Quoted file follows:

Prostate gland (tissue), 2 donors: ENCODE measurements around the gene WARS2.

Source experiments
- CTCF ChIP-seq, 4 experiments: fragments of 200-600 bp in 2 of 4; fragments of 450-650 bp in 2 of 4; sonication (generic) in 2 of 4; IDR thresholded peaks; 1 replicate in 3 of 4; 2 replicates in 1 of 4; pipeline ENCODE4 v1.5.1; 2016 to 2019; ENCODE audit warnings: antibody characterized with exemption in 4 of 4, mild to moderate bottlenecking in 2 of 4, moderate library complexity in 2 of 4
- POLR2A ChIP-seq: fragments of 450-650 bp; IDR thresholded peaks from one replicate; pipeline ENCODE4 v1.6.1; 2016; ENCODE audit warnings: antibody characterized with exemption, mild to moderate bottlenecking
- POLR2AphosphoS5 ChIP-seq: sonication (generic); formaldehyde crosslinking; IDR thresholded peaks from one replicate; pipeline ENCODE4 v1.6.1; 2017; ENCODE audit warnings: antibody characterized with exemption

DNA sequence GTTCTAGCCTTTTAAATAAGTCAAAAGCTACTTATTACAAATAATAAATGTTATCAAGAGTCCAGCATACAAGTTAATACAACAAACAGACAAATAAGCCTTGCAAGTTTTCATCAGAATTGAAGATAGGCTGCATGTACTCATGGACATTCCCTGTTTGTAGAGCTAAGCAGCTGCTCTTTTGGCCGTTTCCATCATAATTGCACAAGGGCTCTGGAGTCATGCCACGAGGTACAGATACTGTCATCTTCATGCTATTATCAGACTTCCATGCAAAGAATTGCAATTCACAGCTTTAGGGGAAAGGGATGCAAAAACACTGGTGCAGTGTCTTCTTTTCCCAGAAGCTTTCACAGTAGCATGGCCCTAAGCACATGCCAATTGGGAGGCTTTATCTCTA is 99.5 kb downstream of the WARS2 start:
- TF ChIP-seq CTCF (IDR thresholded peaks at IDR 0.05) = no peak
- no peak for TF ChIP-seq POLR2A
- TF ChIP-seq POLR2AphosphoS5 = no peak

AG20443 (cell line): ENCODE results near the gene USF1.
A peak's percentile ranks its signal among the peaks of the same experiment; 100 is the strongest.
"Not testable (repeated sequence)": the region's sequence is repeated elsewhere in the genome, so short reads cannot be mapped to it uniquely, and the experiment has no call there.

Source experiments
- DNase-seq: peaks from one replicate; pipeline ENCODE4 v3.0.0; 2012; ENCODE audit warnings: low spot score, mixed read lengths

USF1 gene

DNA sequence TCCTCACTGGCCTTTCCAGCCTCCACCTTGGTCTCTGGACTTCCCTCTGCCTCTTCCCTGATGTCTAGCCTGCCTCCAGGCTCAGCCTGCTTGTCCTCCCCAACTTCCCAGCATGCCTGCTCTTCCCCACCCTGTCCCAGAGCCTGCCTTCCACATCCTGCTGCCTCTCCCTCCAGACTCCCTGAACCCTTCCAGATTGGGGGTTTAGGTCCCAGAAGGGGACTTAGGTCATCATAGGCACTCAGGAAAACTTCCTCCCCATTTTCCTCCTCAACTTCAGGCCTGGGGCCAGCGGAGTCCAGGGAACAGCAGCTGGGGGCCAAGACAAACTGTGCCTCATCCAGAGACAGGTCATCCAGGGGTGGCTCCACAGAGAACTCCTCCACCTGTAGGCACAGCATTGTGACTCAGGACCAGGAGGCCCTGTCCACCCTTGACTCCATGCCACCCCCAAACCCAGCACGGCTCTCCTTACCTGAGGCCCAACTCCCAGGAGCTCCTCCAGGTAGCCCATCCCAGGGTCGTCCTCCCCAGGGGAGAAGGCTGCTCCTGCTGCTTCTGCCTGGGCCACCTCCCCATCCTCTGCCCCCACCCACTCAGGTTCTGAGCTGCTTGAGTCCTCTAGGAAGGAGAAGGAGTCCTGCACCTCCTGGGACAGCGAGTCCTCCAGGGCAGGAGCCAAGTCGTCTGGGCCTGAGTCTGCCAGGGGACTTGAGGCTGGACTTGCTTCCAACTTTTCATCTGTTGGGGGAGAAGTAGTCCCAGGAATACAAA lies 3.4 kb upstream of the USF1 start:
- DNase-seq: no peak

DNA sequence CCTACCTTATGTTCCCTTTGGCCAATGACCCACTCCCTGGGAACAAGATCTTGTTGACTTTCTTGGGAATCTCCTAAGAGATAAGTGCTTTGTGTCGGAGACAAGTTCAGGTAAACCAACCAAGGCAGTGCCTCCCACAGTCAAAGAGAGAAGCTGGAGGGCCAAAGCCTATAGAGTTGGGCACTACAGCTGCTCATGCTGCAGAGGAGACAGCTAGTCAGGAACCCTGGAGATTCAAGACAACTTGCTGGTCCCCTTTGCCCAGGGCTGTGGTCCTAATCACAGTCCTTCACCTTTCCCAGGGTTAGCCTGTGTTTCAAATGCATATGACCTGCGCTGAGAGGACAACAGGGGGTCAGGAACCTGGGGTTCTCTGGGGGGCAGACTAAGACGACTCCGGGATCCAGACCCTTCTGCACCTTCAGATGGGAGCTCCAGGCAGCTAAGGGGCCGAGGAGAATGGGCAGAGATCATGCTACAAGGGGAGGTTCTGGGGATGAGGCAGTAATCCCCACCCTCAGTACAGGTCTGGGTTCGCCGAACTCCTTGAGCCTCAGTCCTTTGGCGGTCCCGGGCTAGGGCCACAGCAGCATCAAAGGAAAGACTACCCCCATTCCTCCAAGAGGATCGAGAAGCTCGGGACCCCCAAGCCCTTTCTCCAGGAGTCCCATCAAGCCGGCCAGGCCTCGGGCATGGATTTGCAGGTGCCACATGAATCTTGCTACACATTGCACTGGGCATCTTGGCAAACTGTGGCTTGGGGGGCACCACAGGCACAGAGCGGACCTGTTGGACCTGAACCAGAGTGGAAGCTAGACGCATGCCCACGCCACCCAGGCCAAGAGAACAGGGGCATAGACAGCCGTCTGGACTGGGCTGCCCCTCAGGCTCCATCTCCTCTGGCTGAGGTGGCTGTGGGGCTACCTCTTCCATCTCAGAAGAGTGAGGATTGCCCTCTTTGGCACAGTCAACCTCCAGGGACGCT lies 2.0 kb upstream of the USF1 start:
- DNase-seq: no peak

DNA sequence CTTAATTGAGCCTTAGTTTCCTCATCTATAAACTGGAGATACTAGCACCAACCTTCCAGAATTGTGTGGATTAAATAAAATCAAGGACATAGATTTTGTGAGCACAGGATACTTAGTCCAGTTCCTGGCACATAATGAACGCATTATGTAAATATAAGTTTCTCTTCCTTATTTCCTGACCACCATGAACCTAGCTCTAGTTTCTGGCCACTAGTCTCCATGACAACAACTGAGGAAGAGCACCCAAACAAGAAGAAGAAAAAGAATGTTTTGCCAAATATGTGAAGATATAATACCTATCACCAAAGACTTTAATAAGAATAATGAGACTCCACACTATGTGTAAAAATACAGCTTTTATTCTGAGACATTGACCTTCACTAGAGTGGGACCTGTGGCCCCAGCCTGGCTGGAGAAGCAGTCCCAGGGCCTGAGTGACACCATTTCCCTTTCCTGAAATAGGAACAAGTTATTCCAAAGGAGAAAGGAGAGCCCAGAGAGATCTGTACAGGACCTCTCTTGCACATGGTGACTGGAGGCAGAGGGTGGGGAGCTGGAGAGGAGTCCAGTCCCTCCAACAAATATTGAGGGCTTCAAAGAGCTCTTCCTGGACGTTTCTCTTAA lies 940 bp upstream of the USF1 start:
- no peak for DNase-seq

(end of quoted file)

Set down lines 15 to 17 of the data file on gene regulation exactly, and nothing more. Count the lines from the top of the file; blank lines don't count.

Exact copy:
USF1 gene

DNA sequence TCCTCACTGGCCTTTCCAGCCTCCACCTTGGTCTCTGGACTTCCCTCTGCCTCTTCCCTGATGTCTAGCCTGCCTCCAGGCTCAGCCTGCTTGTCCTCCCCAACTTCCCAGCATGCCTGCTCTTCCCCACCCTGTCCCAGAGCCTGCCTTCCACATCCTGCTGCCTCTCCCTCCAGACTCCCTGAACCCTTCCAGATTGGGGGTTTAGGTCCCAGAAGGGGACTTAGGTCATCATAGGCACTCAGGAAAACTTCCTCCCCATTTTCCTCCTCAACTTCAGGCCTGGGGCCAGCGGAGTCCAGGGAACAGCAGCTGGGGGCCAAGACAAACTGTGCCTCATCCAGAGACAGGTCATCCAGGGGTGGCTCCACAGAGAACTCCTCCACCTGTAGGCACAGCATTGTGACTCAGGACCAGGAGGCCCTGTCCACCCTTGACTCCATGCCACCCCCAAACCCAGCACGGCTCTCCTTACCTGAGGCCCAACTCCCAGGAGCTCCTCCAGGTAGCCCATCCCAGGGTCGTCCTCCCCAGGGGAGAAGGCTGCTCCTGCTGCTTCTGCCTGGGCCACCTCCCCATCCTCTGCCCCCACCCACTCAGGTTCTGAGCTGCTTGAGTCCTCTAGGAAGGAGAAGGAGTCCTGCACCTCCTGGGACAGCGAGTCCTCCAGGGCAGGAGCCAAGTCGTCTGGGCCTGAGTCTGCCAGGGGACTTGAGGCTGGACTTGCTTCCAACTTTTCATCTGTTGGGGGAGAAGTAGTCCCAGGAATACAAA lies 3.4 kb upstream of the USF1 start:
- DNase-seq: no peak